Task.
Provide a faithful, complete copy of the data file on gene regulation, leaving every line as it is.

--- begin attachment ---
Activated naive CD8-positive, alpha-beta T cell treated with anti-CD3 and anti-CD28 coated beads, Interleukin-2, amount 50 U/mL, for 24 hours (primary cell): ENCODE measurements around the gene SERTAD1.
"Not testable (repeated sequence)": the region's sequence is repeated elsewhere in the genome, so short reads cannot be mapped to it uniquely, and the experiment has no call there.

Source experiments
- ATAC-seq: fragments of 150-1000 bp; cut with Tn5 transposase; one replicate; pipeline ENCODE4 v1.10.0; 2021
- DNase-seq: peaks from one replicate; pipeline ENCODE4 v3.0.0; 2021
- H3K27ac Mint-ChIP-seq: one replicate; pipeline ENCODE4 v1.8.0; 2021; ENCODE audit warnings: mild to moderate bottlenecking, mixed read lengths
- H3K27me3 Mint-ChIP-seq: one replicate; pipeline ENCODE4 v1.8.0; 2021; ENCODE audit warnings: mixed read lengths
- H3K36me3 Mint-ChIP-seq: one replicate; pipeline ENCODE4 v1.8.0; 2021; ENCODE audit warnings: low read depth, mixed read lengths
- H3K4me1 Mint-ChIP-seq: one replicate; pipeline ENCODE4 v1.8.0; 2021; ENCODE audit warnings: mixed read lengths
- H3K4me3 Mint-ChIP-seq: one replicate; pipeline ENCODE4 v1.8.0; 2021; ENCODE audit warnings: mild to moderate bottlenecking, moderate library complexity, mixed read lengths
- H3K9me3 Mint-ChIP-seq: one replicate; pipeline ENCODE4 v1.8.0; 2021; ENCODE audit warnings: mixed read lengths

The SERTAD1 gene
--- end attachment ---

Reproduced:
Activated naive CD8-positive, alpha-beta T cell treated with anti-CD3 and anti-CD28 coated beads, Interleukin-2, amount 50 U/mL, for 24 hours (primary cell): ENCODE measurements around the gene SERTAD1.
"Not testable (repeated sequence)": the region's sequence is repeated elsewhere in the genome, so short reads cannot be mapped to it uniquely, and the experiment has no call there.

Source experiments
- ATAC-seq: fragments of 150-1000 bp; cut with Tn5 transposase; one replicate; pipeline ENCODE4 v1.10.0; 2021
- DNase-seq: peaks from one replicate; pipeline ENCODE4 v3.0.0; 2021
- H3K27ac Mint-ChIP-seq: one replicate; pipeline ENCODE4 v1.8.0; 2021; ENCODE audit warnings: mild to moderate bottlenecking, mixed read lengths
- H3K27me3 Mint-ChIP-seq: one replicate; pipeline ENCODE4 v1.8.0; 2021; ENCODE audit warnings: mixed read lengths
- H3K36me3 Mint-ChIP-seq: one replicate; pipeline ENCODE4 v1.8.0; 2021; ENCODE audit warnings: low read depth, mixed read lengths
- H3K4me1 Mint-ChIP-seq: one replicate; pipeline ENCODE4 v1.8.0; 2021; ENCODE audit warnings: mixed read lengths
- H3K4me3 Mint-ChIP-seq: one replicate; pipeline ENCODE4 v1.8.0; 2021; ENCODE audit warnings: mild to moderate bottlenecking, moderate library complexity, mixed read lengths
- H3K9me3 Mint-ChIP-seq: one replicate; pipeline ENCODE4 v1.8.0; 2021; ENCODE audit warnings: mixed read lengths

The SERTAD1 gene